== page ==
So a day at 50km altitude on Earth's ecuator is longer by about (give or take) 3 minutes.


Is it Earth?

For length of daylight at any given date at a location, you can use this calculator, among many others online.

For tightly packed buildings, hours of potential direct sunlight1 is purely a geometric problem: what percentage of the sky can a person see at a given location along the track of the sun. Multiply that percentage by the hours of daylight at that location. Done.

Calculating hours of sunlight based on altitude is fairly simple and can be crudely approximated. Ignoring refraction, which makes the hours of sunlight a bit longer since the light bends over the horizon, and the very slight non-roundness of the Earth which barely counts, you can use basic trigonometry to figure out how much further "around" the planet you can see based on altitude compared to someone on the ground. The sun moves across the sky at approximately 0.25 degrees per minute, so when you calculate how many more degrees around the planet your horizon is compared to someone on the ground, you know you have to add 4 minutes (on either side, so to sunrise and to sunset) for every degree.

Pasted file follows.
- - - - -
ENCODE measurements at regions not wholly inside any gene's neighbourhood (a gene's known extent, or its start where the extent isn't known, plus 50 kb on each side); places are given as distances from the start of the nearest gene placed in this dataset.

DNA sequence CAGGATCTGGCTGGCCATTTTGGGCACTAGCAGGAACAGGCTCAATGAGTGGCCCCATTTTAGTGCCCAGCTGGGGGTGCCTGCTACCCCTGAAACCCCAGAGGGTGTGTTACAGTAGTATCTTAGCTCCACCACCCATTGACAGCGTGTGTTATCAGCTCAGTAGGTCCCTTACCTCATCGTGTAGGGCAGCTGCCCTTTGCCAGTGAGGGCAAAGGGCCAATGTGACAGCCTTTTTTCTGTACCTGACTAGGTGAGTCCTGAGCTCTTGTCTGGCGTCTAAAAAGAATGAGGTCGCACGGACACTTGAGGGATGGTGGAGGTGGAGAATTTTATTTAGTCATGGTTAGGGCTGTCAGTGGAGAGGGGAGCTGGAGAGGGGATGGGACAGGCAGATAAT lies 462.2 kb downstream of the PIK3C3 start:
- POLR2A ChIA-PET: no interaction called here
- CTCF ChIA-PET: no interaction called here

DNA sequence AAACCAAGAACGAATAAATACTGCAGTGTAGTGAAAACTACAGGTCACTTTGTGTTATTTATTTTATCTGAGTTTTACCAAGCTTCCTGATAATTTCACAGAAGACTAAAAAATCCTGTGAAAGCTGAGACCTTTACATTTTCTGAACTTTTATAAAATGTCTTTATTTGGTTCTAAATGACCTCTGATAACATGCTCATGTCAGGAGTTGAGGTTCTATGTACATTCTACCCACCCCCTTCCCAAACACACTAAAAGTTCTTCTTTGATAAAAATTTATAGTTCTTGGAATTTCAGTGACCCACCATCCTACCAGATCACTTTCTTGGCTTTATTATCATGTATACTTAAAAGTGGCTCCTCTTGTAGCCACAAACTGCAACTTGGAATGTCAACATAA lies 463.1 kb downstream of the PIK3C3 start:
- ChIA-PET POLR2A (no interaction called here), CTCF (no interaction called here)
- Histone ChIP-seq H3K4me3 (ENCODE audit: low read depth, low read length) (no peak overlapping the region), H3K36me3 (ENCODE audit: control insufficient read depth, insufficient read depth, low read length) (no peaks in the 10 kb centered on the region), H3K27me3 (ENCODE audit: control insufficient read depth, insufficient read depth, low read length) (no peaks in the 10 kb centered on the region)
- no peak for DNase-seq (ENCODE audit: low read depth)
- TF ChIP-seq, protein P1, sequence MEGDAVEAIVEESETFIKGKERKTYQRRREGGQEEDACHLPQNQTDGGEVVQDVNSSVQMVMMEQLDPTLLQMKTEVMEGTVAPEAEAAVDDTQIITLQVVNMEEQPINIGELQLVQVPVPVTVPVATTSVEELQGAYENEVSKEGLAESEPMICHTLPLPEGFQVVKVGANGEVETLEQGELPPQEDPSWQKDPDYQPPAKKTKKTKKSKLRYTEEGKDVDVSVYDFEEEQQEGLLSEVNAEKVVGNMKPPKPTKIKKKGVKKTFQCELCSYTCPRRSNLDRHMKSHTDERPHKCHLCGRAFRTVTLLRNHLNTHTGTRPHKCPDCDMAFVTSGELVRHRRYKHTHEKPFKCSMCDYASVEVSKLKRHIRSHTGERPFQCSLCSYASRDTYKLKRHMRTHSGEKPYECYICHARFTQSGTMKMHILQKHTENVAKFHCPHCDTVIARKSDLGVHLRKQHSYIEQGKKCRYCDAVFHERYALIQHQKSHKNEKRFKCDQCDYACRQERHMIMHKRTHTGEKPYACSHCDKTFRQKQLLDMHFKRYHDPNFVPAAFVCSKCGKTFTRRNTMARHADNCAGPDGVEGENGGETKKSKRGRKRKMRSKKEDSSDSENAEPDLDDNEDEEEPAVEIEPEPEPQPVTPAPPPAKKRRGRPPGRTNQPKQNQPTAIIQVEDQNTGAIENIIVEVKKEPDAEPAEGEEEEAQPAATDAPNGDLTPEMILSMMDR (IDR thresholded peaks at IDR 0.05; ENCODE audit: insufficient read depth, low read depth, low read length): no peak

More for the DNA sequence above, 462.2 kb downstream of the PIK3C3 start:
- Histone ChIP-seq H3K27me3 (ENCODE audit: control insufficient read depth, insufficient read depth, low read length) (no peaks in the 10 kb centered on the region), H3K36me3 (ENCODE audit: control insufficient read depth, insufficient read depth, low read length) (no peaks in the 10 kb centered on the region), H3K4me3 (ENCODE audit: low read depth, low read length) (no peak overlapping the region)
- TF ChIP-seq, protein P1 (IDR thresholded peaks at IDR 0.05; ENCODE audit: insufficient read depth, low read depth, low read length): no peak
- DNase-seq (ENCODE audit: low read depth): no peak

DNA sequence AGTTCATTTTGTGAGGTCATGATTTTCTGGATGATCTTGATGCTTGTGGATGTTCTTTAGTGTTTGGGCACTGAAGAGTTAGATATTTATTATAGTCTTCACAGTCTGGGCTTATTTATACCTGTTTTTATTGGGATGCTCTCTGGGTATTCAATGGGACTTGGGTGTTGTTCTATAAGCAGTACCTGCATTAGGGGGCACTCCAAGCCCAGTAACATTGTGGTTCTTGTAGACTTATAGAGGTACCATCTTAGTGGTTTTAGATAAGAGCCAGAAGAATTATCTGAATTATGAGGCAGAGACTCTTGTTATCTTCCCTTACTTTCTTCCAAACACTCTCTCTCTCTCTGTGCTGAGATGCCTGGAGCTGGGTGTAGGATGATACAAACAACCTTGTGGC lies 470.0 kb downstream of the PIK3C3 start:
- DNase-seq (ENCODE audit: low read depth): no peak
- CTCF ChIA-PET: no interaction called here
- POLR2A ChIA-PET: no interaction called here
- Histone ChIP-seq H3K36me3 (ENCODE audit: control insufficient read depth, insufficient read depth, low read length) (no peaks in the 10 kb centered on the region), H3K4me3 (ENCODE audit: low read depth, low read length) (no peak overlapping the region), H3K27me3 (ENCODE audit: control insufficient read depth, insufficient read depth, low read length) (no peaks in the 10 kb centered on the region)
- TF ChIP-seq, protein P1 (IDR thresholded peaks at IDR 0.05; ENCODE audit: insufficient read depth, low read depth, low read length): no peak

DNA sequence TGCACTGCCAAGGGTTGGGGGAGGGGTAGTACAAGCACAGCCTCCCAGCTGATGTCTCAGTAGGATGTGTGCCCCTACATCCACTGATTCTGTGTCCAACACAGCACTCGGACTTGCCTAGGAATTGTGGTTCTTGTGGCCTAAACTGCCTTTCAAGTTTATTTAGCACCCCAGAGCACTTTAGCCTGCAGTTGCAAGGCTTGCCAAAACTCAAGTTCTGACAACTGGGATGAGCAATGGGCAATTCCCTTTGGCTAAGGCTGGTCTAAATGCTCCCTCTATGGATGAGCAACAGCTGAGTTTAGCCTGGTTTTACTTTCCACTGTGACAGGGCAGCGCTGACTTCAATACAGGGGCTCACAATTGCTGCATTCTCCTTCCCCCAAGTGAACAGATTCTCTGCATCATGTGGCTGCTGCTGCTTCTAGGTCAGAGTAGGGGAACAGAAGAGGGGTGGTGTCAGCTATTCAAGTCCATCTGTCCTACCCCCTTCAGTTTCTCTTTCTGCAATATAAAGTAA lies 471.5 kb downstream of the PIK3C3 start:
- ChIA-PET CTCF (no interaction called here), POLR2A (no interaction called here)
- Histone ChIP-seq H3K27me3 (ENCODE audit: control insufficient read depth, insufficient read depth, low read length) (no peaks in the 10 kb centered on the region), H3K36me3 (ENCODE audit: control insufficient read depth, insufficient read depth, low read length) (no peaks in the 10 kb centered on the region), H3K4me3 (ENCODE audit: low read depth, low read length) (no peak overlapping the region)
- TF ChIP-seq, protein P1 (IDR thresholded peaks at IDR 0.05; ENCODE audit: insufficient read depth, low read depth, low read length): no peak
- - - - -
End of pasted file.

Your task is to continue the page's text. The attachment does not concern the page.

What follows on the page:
According to this website, the basic rule of thumb is that for every 1.5 kilometers of altitude (on Earth), you gain 1 minute on each side, so the day becomes 2 minutes longer.

Assume someone is at the equator. Sunrise to sunset is 12 hours. To get it to 16 hours, you need (240 minutes / 2 minutes) * 1.5 km. In other words, your altitude would need to be, approximately, 180 kilometers.

So yeah, no buildings.

Looking at it another way, a 50 storey building is on average about 160 meters tall. Someone in the penthouse would, therefore, enjoy an awe-inspiring sunrise about 6.4 seconds before one of the plebs down on the street level.

  1. Note that there's still plenty of light at street level even in places like Manhattan, or in places with a lot of overhead cover like forests, even if the sun, or even the sky, isn't directly visible at a given location.